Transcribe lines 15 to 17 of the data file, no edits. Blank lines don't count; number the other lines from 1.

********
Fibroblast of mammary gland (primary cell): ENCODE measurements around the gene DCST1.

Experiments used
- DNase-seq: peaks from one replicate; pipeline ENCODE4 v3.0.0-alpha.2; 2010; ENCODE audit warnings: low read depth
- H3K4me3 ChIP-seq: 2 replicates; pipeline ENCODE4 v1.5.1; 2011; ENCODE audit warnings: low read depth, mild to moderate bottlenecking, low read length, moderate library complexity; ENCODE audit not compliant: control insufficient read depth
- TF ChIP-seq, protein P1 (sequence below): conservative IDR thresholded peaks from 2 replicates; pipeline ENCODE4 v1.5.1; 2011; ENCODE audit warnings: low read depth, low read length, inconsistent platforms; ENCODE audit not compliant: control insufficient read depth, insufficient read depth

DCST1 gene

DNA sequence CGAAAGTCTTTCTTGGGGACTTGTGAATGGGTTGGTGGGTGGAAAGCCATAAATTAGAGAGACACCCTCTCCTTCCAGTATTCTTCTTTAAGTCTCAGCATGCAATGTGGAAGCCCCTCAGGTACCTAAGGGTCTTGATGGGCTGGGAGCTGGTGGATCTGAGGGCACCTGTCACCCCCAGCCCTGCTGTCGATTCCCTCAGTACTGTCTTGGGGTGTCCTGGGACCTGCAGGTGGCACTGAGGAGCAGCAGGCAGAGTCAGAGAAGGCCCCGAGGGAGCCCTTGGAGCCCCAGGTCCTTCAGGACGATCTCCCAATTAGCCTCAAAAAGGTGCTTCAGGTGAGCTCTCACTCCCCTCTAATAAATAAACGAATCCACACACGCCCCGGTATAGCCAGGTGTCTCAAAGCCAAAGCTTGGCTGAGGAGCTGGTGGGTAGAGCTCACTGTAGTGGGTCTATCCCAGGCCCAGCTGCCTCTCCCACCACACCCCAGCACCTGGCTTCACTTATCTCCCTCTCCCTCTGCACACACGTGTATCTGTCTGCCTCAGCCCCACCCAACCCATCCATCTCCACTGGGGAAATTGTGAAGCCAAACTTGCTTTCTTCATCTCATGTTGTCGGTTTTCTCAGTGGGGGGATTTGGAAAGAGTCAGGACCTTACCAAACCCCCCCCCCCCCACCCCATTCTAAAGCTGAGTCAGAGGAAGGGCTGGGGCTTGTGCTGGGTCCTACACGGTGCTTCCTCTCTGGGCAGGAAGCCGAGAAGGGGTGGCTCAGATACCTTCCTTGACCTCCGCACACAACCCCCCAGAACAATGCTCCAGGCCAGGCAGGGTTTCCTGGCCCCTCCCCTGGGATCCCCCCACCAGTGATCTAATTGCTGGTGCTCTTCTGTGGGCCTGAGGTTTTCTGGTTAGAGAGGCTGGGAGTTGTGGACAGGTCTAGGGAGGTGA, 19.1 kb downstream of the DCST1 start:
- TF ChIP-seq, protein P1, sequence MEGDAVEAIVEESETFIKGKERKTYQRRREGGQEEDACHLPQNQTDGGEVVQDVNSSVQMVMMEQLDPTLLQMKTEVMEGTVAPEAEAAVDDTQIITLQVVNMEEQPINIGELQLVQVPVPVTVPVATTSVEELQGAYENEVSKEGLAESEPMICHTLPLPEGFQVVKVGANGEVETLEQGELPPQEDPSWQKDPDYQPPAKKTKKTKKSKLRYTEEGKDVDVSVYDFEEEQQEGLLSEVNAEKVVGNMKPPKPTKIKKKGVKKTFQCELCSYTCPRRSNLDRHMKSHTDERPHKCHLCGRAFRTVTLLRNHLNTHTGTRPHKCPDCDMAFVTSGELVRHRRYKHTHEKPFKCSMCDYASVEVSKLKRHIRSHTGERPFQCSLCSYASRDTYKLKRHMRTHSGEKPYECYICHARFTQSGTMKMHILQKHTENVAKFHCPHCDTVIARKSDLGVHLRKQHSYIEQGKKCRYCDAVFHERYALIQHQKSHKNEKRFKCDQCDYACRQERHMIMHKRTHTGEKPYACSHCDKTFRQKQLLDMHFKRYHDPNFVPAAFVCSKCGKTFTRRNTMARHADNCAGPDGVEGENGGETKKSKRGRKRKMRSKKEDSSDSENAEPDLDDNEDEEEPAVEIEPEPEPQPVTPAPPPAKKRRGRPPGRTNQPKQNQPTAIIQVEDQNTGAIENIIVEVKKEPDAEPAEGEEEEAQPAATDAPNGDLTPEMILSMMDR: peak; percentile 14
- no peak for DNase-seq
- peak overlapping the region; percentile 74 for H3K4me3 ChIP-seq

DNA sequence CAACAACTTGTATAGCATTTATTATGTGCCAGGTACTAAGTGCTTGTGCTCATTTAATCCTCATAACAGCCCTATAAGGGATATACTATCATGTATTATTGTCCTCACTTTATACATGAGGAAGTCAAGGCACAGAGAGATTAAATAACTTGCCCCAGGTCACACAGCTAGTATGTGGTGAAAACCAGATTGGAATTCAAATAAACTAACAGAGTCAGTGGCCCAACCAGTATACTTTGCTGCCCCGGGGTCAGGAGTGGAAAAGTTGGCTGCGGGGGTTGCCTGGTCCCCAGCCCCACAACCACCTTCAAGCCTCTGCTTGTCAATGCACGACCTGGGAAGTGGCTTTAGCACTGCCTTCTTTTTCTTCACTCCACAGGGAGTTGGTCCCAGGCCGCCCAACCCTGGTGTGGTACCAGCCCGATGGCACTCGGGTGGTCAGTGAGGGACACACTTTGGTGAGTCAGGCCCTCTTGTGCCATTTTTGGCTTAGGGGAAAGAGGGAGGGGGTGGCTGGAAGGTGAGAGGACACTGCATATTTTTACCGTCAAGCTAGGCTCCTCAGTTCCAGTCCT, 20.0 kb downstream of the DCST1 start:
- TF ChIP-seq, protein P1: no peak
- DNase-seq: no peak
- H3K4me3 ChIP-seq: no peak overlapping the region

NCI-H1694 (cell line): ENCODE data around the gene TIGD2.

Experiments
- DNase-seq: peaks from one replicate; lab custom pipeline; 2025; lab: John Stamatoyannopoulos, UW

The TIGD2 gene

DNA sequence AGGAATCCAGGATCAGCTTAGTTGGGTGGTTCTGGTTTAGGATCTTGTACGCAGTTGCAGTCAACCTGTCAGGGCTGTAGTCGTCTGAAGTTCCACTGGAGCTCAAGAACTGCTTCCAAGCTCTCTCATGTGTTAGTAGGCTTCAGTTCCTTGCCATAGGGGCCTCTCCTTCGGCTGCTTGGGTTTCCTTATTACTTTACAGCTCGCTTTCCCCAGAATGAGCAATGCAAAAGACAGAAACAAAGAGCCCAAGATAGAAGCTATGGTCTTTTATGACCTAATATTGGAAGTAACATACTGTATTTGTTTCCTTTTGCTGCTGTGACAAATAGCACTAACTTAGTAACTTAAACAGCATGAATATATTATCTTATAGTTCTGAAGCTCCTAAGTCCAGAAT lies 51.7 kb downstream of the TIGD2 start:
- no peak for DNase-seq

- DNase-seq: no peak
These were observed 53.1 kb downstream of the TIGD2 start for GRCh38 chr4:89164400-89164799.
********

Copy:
NCI-H1694 (cell line): ENCODE data around the gene TIGD2.

Experiments
- DNase-seq: peaks from one replicate; lab custom pipeline; 2025; lab: John Stamatoyannopoulos, UW